keywords = "Cultural issues, Mental health, Protective factors, Refugees, Southeast Asian",
author = "Eugenia Hsu and Davies, {Corrie A.} and Hansen, {David J}",
year = "2004",
month = "5",
doi = "10.1016/j.cpr.2003.10.003",
language = "English (US)",
volume = "24",
pages = "193--213",
journal = "Clinical Psychology Review",
issn = "0272-7358",
publisher = "Elsevier Inc.",
number = "2",

}

TY - JOUR

T1 - Understanding mental health needs of Southeast Asian refugees

T2 - Historical, cultural, and contextual challenges

AU - Hsu, Eugenia

AU - Davies, Corrie A.

AU - Hansen, David J

PY - 2004/5

Y1 - 2004/5

N2 - Research and clinical information pertaining to mental health needs of Asians residing in the United States is limited but growing. There is a tendency to group all persons of Asian descent together and, therefore, the empirical literature does not sufficiently address the mental health needs in specific subgroups. The focus of this article is to understand the mental health needs of one subgroup of Asians - Southeast Asian refugees (SEAR). The main purpose is to review the relevant literature pertaining to Southeast Asian refugees' experiences and to understand the manifestation of psychiatric disorders by examining historical, cultural, and contextual challenges. Despite the well-documented mental health needs for SEAR, most do not present for mental health services. Therefore, resilience and protective factors are discussed. Research and clinical implications are described and suggestions are offered on how to apply information obtained from Southeast Asian refugees' experiences to future refugees.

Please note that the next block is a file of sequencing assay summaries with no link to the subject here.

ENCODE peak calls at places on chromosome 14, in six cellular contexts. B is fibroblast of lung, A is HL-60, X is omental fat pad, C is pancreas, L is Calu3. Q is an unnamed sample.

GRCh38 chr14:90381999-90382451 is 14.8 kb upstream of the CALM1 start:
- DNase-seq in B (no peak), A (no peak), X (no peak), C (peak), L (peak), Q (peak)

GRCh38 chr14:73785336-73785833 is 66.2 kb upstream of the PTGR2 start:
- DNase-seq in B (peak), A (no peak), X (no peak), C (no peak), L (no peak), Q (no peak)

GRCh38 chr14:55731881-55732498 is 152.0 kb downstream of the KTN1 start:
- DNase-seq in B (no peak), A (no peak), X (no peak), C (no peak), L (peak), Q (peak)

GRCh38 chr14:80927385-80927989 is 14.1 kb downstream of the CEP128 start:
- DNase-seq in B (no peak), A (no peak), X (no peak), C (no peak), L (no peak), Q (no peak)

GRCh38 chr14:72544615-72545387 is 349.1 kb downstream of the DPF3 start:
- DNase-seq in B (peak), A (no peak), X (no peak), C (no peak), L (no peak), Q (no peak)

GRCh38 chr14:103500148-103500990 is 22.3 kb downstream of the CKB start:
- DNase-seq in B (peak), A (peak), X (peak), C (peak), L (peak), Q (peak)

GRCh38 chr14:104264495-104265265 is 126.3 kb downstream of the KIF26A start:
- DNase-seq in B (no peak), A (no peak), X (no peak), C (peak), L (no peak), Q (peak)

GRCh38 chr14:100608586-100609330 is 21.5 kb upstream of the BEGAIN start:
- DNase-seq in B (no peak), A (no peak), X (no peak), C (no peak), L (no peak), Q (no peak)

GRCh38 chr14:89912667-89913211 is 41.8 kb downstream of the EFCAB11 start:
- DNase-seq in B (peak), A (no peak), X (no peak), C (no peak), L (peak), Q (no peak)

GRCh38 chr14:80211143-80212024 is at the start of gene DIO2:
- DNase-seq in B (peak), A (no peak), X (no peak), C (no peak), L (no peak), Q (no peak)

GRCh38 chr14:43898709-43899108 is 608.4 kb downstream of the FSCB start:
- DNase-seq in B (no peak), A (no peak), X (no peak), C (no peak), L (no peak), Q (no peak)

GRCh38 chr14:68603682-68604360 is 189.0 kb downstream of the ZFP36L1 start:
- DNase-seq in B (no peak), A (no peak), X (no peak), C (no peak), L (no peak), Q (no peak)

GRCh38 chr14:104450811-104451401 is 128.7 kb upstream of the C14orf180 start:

AB - Research and clinical information pertaining to mental health needs of Asians residing in the United States is limited but growing. There is a tendency to group all persons of Asian descent together and, therefore, the empirical literature does not sufficiently address the mental health needs in specific subgroups. The focus of this article is to understand the mental health needs of one subgroup of Asians - Southeast Asian refugees (SEAR). The main purpose is to review the relevant literature pertaining to Southeast Asian refugees' experiences and to understand the manifestation of psychiatric disorders by examining historical, cultural, and contextual challenges. Despite the well-documented mental health needs for SEAR, most do not present for mental health services. Therefore, resilience and protective factors are discussed. Research and clinical implications are described and suggestions are offered on how to apply information obtained from Southeast Asian refugees' experiences to future refugees.

KW - Cultural issues

KW - Mental health

KW - Protective factors

KW - Refugees

KW - Southeast Asian

UR - http://www.scopus.com/inward/record.url?scp=1842714347&partnerID=8YFLogxK

UR - http://www.scopus.com/inward/citedby.url?scp=1842714347&partnerID=8YFLogxK

U2 - 10.1016/j.cpr.2003.10.003

DO - 10.1016/j.cpr.2003.10.003

M3 - Article

C2 - 15081516

AN - SCOPUS:1842714347

VL - 24

SP - 193

EP - 213

JO - Clinical Psychology Review

JF - Clinical Psychology Review

SN - 0272-7358

IS - 2

ER -